Wrzeszcz gives the impression of a separate city – has its own shopping center, station, streets full of cafes and a specific atmosphere. This district of Gdańsk is also characterized by buildings and colorful diversity: on one street, quiet and elegant consulates are adjacent to the loudly flaunting seats of political parties.
Sama ul. Grunwaldzka is very busy, polluted with exhaust fumes and dangerous, despite the fact that in many parts it is drowning in green. Wrzeszcz is also a residential district (neighborhood ul. Batory) and historic (Art Nouveau tenement houses at Jaśkowa Dolina) – the essence of its attractiveness lies in this differentiation.
Through today's Wrzeszcz it led from Gdańsk to Oliwa and further north along the route, referred to by the oldest documents as Via Regia, that is, the Royal Route. The name of Wrzeszcz – formerly Vriest, Vriscze – associated rather with loud argumentation, has the same root, what heather. Wrzeszcz was already mentioned in 1188 r. in connection with granting the Oliwa Cistercians the right to build mills on the Strzyża River, today it flows with difficulty through the central district to the Martwa Wisła. W XIII w. there was a village in this place developed by the Cistercians, picturesquely situated at the foot of forested hills. The inhabitants were engaged in, among other things, skinning and kerolicking. W 1354 r. the settlement enriched the property of the Gdańsk commander, but already in 1412 r. was given to an henchman of the Teutonic Knights of Gdańsk – Gerdowi van der Beckemu. That Dutch knight, who made a career as the mayor of the Main Town and tenant of the Teutonic Mint, he also became famous as a big scammer, who "broke the money", arousing a revolt of the townspeople. The successors of the van der Becke family in Wrzeszcz were the Bischoff family, which during the religious rebellion of 1526 r. she supported King Sigismund the Old, thereby rejecting Protestantism and endangering the majority of Gdańsk residents. In the procession of successive owners, the Prussian King Frederick II took part in the procession, which in the 18th century. bought the town. According to historical rumor, during the Napoleonic episode in the history of Gdańsk, the concubine of governor Rapp himself lived in Wrzeszcz. In the second half of the 19th century. the district began to change significantly: it was transformed from a summer cottage and a barracks house into a residential one, inhabited by officials and merchants coming from Germany. Tram and railway lines were built, shops, artisanal factories, factories. Poles also marked their presence here, creating a Polish district in the vicinity of today's Kościuszki and Chrobrego streets. In the last days of World War II, the road from Gdańsk to Wrzeszcz was the site of execution of German deserters.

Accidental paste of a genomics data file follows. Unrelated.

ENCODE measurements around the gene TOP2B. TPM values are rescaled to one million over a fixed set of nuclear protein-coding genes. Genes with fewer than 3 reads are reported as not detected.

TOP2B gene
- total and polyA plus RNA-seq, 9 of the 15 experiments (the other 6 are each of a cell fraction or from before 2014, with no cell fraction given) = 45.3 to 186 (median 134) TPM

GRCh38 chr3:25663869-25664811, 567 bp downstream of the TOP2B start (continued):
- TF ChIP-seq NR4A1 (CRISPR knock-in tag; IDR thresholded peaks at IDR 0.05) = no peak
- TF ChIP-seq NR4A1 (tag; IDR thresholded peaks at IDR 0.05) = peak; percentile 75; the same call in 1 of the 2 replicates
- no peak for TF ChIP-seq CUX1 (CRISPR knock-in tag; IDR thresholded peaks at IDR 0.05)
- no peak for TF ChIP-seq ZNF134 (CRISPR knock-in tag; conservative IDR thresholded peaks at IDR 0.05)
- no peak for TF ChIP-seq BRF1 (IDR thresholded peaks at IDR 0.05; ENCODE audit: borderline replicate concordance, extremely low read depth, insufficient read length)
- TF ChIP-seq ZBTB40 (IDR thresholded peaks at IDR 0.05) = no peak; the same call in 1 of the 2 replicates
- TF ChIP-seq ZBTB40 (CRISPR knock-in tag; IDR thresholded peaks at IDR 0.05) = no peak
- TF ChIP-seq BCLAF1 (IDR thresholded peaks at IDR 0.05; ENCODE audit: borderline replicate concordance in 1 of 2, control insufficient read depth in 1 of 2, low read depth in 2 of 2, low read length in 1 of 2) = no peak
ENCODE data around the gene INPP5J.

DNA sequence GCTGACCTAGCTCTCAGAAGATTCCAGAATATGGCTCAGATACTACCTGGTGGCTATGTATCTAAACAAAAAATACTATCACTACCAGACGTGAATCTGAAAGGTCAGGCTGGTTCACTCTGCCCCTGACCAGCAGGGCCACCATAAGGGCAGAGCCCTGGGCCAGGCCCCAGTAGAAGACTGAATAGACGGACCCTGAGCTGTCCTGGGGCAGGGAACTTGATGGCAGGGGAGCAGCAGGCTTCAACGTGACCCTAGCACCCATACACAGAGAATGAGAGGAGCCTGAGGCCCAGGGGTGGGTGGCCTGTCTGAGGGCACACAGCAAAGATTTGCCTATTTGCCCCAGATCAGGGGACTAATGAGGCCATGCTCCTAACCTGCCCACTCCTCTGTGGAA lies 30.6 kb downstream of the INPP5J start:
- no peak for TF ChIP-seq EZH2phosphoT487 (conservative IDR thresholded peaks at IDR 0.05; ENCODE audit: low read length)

Access and orientation
A suburban train and trams go to Wrzeszcz from the main railway station #6, 11 i 12. Aleja Grunwaldzka is the central street, which at the Baltic Opera building changes its name to Zwycięstwa Avenue and as such reaches the Oliwa Gate. The fastest way to get to the center of Wrzeszcz is by cable car (third stop from Gdańsk Główny). The railway station in Wrzeszcz is a convenient communication point – on its southern side there are stops for buses departing to other districts of the city.
North of the rails
Coming out of the station to the north side, you come to Wajdeloty Street, running to a charming roundabout at the intersection of Aldony and Danusi streets. The streets are narrow and built-up only up to the second floor. The windows of many of the local stores bear the distinct features of the past; you can see, that there used to be a butcher or colonial store in the Video shop. The short Aldony Street comes to ul. Lelewela, that is the former Labensweg – made famous in the novel by the Nobel laureate of Literature for the year 1999 Gunter Grass A tin drum. Little Oskar Matzerath from the Tin Drum wandered the streets between the railway tracks and Aleja Legions.
Sam Gunter Grass, writer and visual artist, was born in 1927 r. at ul. Lelewela 13 w – as he put it – "Barracks tenement house", which has not changed much since then, as well as the surrounding houses and cobblestone streets, the war spared this part of Wrzeszcz. The tenement house faces the public library and is covered with a characteristic orange plaster.
Hallera and Zaspa avenues
The network of Wrzeszcz streets to the north-east of the railway tracks is based on the main thoroughfares running northwards: al. Hallera and al. Legionów. Aleja Hallera leads to the Brzeźno district, where is one of the beaches. From the tram windows #13 or 15, driving along the avenue, you can see the great blocks of the Zaspa district. There are so many of them, it's hard to believe, that before 30 years there was only an airport here, and the beach in Brzezno was walked along a field path.
At Chrobrego Street – parallel to Haller – houses the Zaspa cemetery, famous since the last war, where the defenders of the Polish Post were shot, and many prisoners of the Stutthof concentration camp were buried.